San José State University
Department of Economics

applet-magic.com
Thayer Watkins
Silicon Valley
USA

 The Derivation of Money Supply Multipliers

Definitions:

• C = currency in circulation
• D = demand deposits (funds in checking accounts)
• rD = required reserve ratio
• RR = required reserves = rDD
• R = actual reserves
• ER = excess reserves = R - RR
• M1 = money supply = C + D
• MB = monetary base = R + C
• m1 = M1 money multiplier = M1/MB

Derivation of m1

• MB = R + C = RR + ER + C
= rDD + (ER/D)D + (C/D)D
• Therefore
MB = [rD + (ER/D)+ (C/D)]D
• But
M1 = D + C = [1 + (C/D)]D
• Therefore
m1 = M1/MB
m1=[1+(C/D)]D/[rD+(ER/D)+ (C/D]D
and hence

• m1=[1+(C/D)]/[rD+(ER/D)+ (C/D]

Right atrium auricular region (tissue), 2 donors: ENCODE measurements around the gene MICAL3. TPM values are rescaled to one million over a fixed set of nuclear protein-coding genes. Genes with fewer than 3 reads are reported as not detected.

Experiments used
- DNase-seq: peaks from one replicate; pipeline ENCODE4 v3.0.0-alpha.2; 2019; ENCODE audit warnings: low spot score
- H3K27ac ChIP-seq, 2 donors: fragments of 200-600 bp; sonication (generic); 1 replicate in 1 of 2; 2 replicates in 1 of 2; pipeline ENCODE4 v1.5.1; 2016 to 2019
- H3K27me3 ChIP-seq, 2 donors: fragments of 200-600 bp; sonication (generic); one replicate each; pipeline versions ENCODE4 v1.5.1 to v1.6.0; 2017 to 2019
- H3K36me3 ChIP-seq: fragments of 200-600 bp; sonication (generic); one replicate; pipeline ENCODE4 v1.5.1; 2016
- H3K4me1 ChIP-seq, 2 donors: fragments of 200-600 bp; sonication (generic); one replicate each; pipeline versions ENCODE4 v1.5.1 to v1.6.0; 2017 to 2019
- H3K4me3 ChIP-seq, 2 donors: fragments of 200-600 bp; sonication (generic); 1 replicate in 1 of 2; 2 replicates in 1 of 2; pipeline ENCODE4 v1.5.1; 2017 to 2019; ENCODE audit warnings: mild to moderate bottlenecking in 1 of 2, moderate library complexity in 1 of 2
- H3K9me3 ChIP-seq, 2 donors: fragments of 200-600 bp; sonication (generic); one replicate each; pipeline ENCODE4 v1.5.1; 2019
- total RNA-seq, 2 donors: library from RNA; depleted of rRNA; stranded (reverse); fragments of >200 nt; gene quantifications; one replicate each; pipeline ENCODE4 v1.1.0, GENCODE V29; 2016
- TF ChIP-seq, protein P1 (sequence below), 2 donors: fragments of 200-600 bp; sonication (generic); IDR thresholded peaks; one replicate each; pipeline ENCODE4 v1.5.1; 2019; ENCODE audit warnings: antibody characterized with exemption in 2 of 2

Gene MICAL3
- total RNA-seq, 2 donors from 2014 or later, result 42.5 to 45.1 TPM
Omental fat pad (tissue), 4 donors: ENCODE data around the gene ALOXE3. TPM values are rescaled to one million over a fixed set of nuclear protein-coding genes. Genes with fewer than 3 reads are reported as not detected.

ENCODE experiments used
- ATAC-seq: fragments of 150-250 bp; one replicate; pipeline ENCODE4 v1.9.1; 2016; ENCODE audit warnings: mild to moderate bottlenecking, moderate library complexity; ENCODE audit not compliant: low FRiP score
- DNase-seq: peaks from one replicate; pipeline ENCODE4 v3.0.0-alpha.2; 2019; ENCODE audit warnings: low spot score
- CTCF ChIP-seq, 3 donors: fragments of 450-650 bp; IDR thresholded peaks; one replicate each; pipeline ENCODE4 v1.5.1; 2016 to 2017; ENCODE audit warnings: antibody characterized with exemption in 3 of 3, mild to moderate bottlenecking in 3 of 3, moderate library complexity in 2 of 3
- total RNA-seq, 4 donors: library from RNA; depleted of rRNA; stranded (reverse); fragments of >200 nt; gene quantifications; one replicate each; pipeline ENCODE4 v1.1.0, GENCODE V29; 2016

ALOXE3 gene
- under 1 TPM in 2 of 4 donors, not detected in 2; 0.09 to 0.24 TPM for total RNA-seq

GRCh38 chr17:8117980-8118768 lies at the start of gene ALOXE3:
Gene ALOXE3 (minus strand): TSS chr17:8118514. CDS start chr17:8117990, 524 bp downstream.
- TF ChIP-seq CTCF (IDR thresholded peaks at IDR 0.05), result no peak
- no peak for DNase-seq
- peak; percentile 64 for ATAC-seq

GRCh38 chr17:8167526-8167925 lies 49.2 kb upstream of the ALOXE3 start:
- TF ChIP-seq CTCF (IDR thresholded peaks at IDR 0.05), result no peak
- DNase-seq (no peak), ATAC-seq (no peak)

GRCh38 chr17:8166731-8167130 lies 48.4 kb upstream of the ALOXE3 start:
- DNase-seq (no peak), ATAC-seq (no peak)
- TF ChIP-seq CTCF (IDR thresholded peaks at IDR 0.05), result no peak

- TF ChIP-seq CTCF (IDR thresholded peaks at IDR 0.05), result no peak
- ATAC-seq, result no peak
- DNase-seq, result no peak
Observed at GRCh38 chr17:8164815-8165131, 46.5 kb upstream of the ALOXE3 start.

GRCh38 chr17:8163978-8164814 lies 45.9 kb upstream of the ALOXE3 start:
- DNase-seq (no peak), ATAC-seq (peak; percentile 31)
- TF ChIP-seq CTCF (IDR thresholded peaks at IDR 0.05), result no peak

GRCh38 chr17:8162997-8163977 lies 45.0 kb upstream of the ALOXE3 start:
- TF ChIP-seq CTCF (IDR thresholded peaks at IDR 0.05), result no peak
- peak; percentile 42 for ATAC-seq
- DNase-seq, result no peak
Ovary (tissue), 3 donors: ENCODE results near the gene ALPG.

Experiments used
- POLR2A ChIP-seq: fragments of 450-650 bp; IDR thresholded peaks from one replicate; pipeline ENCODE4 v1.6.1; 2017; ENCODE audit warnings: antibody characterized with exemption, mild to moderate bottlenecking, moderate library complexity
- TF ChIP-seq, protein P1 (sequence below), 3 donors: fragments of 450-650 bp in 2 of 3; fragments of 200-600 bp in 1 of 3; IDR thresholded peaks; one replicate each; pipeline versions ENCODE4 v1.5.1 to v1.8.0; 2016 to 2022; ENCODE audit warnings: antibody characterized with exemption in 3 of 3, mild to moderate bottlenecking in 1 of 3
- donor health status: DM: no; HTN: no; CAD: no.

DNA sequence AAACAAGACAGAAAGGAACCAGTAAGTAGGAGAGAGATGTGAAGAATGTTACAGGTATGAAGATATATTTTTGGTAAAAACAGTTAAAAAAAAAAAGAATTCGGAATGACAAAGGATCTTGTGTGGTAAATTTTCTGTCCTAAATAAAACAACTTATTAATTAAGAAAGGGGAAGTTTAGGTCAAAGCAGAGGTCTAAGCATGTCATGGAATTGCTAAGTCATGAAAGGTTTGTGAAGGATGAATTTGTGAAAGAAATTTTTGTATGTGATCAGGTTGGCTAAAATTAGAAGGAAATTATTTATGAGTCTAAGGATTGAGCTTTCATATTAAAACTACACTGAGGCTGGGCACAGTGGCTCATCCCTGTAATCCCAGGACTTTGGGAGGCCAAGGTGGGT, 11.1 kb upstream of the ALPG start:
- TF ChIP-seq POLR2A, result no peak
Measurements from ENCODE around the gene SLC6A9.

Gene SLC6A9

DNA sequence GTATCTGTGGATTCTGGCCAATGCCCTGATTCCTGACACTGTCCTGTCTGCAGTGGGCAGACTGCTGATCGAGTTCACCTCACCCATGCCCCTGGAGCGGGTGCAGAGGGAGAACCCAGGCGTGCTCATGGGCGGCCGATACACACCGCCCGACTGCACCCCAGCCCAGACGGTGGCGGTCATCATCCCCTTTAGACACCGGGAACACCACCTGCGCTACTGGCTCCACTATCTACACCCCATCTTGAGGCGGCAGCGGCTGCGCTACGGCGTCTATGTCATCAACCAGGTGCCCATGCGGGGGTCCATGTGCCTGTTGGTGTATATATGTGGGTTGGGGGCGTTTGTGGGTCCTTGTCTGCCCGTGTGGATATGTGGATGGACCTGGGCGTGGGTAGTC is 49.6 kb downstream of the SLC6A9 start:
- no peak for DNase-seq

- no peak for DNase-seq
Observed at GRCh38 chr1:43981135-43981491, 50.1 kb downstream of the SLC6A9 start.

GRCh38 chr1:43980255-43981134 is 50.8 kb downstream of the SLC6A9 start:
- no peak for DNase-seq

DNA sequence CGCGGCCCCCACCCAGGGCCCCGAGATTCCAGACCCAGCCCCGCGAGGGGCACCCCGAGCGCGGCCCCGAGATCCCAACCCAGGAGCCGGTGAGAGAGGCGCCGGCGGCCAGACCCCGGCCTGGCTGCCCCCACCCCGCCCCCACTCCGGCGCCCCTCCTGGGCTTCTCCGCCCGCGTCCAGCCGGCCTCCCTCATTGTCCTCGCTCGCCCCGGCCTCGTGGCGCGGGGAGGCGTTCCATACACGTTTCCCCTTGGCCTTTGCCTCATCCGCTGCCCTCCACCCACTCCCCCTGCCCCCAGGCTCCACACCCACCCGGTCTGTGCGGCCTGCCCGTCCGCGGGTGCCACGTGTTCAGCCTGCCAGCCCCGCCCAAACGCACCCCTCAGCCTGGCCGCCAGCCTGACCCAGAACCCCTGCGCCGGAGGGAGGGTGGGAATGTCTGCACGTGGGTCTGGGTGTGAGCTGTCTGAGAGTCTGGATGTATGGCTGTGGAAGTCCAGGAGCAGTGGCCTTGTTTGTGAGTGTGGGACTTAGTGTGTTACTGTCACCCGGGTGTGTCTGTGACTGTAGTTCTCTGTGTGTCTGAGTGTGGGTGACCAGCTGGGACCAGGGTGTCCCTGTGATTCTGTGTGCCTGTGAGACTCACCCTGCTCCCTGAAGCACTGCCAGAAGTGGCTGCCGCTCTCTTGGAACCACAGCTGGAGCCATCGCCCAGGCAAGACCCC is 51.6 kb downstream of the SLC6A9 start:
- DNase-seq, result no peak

## The M2 Money Multiplier

The M2 money supply is defined as the M1 money supply plus time deposits T plus

• money market mutual fund shares
• plus money market deposit accounts
• plus overnight repurchase agreements
• plus overnight Eurodollars.
To keep matters simple all of the above items will be grouped together as MMF. Thus

#### M2 = M1 + T + MMF.

Let rT be the required reserve ratio on time deposits. The required reserves at the Fed are then

#### RR = rDD + rTT.

Thus the monetary base and the M2 money supply are:

#### MB = rDD + rTT + ER + C = (rD + rT(T/D) + ER/D + C/D)D M2 = D + C + T + MMF = (1 + C/D + T/D + MMF/D)D

The M2 money multiplier m2 is given by:

#### m2 = M2/MB =   (1 + C/D + T/D + MMF/D)   (rD + rT(T/D) + ER/D + C/D)

(To be continued.)